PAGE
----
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Growing in God's Spirit (Edwards, Jonathan, Jonathan Edwards for Today's Reader.) Paperback – June 1, 2003
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About the Author
JONATHAN EDWARDS (17031758) was pastor of the Congregational church in Northampton, Massachusetts, for about twenty years. His sermons and books earned him widespread respect and continue to inspire readers.
T. M. MOORE (M.Div., Reformed Theological Seminary) is pastor of teaching ministries at Cedar Springs Church, Knoxville, Tennessee.
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Edwards begins with Peter's confession of Jesus as the Christ, the Son of the Living God, and Jesus' response: "Blessed are you, Simon Barjona, because flesh and blood did not reveal this to you, but My Father who is in heaven." Matt 16:17. While others through natural reason ("flesh and blood") surmised Jesus to be John the Baptist or Elijah or Jeremiah or one of the prophets, Peter received a true spiritual knowledge of Jesus directly imparted to the soul by God the Father.
There is a difference between having a rational judgment that honey is sweet after being told it is so, and having a sense of its sweetness after tasting. Those whom God enlightens do not merely hold the rational belief that the Son of God is glorious, but they have a sense of his gloriousness in their hearts. It is directly received from God as light from the sun: "For God who commanded the light to shine in the darkness, has shined in our hearts to give the light of the knowledge of the glory of God in the face of Jesus Christ." 2 Cor. 4:6.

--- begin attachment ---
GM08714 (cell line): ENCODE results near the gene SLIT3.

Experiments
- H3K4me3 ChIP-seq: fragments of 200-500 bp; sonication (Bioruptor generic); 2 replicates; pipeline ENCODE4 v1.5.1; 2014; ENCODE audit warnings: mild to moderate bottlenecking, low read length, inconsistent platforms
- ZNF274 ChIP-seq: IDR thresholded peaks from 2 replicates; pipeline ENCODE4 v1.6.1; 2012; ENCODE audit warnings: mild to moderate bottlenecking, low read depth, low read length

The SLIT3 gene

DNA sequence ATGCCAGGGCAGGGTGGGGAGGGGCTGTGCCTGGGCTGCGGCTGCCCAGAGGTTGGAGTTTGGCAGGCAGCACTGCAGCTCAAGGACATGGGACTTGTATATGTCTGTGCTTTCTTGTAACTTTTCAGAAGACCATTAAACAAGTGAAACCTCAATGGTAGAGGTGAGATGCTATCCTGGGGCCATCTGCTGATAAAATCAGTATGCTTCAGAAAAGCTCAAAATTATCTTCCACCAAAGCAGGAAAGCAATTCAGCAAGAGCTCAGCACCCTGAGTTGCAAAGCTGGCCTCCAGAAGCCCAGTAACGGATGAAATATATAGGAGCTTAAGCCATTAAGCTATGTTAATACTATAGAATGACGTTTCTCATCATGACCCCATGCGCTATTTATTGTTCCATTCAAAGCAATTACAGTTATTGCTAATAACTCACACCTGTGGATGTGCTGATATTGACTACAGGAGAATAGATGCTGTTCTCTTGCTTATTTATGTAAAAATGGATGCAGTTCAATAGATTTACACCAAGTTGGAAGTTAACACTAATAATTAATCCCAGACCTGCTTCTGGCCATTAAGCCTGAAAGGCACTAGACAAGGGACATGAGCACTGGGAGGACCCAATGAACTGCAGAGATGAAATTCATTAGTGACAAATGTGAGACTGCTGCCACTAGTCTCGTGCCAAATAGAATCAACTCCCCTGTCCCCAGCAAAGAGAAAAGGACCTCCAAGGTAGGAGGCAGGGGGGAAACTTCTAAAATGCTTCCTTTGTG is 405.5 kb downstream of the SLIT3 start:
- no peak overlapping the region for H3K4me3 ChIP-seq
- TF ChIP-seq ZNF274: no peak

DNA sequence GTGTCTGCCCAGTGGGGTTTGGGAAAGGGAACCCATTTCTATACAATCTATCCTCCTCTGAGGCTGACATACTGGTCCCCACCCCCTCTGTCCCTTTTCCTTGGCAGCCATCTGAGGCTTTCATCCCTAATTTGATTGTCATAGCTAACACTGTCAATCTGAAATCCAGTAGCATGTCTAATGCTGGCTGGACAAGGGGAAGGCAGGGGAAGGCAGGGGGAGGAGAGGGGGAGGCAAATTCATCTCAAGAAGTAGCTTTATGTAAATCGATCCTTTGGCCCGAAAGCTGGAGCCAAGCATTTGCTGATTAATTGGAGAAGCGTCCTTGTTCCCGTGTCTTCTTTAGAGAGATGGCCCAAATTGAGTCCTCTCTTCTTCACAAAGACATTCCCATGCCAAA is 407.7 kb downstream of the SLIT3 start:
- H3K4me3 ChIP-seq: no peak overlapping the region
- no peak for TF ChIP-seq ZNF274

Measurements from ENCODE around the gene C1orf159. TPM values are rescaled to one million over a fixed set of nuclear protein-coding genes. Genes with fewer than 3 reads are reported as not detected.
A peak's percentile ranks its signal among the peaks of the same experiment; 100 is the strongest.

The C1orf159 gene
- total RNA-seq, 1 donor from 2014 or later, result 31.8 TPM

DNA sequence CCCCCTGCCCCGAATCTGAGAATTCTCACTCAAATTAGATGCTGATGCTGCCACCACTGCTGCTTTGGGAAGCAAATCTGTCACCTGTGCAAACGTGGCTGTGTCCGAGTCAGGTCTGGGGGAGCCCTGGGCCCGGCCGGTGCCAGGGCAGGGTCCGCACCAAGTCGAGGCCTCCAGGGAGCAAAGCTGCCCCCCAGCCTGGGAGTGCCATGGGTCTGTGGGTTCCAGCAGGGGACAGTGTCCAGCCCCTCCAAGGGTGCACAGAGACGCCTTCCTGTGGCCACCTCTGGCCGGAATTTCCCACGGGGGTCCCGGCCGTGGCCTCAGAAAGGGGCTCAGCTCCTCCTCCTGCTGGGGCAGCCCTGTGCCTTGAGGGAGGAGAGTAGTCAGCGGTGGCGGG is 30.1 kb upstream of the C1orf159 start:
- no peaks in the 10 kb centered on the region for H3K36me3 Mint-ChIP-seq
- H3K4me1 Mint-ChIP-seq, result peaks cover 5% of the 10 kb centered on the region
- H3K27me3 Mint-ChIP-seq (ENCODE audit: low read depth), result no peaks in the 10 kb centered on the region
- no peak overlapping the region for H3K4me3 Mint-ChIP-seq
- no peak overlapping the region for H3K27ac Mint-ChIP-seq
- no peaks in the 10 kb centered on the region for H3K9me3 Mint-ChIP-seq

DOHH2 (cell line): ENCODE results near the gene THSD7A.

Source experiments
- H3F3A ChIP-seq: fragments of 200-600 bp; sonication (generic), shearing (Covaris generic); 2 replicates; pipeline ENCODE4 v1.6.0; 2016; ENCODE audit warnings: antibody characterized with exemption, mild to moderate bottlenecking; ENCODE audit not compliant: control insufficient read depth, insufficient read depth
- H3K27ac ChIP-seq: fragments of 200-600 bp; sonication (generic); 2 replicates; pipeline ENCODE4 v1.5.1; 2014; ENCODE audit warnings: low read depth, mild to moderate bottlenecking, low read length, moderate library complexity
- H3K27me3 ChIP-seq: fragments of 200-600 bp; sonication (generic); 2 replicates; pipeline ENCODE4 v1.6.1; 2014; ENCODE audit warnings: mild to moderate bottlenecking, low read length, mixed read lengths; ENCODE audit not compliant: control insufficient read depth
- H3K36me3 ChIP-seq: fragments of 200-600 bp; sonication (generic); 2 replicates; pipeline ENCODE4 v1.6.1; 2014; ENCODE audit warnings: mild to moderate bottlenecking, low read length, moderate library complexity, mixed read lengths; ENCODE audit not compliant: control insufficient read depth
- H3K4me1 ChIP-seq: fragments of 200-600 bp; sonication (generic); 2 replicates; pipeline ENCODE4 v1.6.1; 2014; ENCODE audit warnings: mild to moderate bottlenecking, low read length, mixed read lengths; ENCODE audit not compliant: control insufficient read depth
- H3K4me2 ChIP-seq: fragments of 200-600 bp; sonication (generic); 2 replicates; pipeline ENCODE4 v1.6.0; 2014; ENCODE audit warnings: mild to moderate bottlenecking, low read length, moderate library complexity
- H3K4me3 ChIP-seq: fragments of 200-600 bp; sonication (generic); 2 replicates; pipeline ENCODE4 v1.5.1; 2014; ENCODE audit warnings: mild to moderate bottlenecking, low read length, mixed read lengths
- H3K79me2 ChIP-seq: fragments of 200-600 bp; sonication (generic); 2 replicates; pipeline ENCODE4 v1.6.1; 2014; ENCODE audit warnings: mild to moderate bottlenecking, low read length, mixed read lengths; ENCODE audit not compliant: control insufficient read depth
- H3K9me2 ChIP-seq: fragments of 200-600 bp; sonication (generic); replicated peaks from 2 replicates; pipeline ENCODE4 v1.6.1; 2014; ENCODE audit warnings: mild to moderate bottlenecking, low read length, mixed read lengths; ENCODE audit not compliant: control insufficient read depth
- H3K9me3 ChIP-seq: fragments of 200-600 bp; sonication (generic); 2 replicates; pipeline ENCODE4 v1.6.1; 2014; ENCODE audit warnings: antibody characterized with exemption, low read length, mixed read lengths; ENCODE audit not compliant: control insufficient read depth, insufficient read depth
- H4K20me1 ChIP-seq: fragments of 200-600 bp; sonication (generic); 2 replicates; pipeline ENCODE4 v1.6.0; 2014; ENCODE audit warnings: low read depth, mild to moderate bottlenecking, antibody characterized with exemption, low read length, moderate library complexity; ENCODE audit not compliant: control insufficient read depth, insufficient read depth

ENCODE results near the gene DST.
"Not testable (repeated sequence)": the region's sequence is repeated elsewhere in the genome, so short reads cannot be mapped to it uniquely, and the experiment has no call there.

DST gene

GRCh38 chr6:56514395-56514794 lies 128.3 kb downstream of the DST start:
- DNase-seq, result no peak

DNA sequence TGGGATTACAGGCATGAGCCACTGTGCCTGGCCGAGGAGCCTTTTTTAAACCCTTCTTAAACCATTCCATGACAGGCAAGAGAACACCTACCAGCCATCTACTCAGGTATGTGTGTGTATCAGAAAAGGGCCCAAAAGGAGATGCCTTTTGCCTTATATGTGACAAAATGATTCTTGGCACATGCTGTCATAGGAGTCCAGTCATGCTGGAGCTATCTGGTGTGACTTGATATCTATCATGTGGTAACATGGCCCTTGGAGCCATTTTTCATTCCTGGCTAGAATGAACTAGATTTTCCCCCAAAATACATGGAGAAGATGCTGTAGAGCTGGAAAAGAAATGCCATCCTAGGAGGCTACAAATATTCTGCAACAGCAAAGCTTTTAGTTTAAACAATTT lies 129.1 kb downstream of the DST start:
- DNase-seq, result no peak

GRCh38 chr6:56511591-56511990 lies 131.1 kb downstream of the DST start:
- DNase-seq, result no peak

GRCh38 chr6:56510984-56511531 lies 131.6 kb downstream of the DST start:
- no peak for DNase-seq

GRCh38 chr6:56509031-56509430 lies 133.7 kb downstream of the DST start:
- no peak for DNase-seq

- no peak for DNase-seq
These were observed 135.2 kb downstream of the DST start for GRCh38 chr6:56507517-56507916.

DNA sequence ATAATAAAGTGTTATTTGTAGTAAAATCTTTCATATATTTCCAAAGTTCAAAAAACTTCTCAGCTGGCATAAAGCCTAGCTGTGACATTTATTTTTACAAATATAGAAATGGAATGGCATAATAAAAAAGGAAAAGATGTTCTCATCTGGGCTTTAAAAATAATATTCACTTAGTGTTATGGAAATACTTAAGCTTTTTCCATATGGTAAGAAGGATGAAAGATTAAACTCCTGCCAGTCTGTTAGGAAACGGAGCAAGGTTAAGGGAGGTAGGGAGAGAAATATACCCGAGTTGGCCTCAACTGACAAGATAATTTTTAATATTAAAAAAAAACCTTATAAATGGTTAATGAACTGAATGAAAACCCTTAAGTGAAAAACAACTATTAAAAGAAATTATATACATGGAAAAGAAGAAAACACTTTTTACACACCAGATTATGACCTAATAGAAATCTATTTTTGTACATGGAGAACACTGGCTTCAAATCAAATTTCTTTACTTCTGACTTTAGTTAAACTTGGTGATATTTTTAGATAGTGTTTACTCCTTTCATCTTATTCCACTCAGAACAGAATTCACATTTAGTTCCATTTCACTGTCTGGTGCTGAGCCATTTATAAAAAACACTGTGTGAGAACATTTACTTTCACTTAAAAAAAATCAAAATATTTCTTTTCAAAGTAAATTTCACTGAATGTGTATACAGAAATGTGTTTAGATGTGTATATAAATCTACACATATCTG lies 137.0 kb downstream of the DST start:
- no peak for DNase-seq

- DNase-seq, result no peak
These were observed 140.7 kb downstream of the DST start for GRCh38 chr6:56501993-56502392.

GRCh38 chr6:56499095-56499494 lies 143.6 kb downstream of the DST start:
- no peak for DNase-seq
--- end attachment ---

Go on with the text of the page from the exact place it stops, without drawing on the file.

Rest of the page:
While the divine light is produced in us directly by God, and is not caused by the word of God, it is not given without the word. The divine light reveals no new doctrine, suggests no new proposition to the mind, and teaches no new thing of God, but only gives a due apprehension of the divine excellency of what the Scriptures reveal. The mind cannot see the excellency of any doctrine unless that doctrine be first in the mind. The notion that there is a Christ and that Christ is holy and gracious is conveyed to the mind by the word of God; but the sense of the excellency of Christ by virtue of that holiness and grace is the direct working of the Holy Spirit.
The rational mind provides the understanding while the divine light inclines the heart and the will. The least glimpse of the glory of God in the face of Jesus Christ does more to exalt and ennoble the soul than all knowledge that can be obtained by reason alone. By this light, and only this light, we are transformed into the likeness of God's Son: "We all with open face beholding as in a glass the glory of the Lord are changed into the same image from glory to glory even as by the spirit of the Lord." 2 Cor. 3:18. The divine light produces the fruit of obedience and holiness of life that no mere rational understanding of the doctrines of religion will ever bring forth. It changes the nature and draws the heart in a sincere love to God which is the only principle of true, gracious and universal obedience.
All of the sermons in this book (Growing in God's Spirit) are available on the internet free for the searching. But the book is a handy resource and reference for personal and group study, and I highly recommend it. (Though the publisher's study notes do little to enlighten the text.)